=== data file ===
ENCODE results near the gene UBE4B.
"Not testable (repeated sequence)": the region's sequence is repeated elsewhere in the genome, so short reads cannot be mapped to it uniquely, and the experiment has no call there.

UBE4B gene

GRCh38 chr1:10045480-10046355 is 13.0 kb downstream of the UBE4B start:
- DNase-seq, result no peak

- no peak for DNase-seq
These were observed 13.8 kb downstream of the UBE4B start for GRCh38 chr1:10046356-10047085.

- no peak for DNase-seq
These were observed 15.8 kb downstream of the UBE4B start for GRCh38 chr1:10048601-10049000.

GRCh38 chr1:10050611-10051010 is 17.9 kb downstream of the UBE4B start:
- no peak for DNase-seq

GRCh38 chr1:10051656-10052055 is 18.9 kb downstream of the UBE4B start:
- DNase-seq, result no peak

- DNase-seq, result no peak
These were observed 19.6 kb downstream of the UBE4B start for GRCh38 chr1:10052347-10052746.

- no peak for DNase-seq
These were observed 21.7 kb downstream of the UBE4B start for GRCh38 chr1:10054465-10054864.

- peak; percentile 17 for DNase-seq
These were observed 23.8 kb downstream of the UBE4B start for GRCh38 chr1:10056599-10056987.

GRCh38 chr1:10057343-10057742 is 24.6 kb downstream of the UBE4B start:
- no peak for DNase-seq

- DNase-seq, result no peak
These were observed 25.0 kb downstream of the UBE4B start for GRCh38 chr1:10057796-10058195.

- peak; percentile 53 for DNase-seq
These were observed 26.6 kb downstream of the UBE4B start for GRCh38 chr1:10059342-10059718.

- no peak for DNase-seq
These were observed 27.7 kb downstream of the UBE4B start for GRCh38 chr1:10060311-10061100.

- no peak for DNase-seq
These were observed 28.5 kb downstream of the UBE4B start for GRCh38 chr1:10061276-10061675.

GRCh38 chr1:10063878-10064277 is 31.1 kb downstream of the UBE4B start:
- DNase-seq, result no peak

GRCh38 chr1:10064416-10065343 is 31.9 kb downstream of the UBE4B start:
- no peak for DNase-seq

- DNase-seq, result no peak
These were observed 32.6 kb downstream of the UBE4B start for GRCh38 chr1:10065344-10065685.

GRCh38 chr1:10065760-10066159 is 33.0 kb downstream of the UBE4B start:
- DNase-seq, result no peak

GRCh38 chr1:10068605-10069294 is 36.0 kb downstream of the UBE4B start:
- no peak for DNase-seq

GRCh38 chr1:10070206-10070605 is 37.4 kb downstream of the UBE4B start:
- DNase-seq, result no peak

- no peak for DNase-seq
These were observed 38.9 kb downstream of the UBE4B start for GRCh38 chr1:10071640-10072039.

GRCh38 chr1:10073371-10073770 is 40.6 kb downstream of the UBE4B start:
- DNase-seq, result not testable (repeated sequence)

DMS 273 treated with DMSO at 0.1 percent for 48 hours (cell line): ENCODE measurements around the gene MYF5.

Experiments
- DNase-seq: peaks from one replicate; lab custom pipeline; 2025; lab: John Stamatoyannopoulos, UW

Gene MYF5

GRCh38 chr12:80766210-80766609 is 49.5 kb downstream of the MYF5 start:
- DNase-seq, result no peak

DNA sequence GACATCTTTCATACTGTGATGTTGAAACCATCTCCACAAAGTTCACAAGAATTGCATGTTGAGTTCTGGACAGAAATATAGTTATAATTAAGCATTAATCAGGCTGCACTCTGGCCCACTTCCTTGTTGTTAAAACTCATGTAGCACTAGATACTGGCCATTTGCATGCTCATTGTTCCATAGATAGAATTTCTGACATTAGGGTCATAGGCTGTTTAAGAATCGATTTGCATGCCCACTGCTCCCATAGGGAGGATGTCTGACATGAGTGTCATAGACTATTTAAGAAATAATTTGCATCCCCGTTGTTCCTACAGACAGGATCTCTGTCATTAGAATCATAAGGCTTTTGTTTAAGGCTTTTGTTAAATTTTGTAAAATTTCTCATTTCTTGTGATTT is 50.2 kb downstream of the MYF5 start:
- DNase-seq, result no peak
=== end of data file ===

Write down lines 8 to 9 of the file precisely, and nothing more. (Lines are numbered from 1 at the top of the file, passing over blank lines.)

- no peak for DNase-seq
These were observed 15.8 kb downstream of the UBE4B start for GRCh38 chr1:10048601-10049000.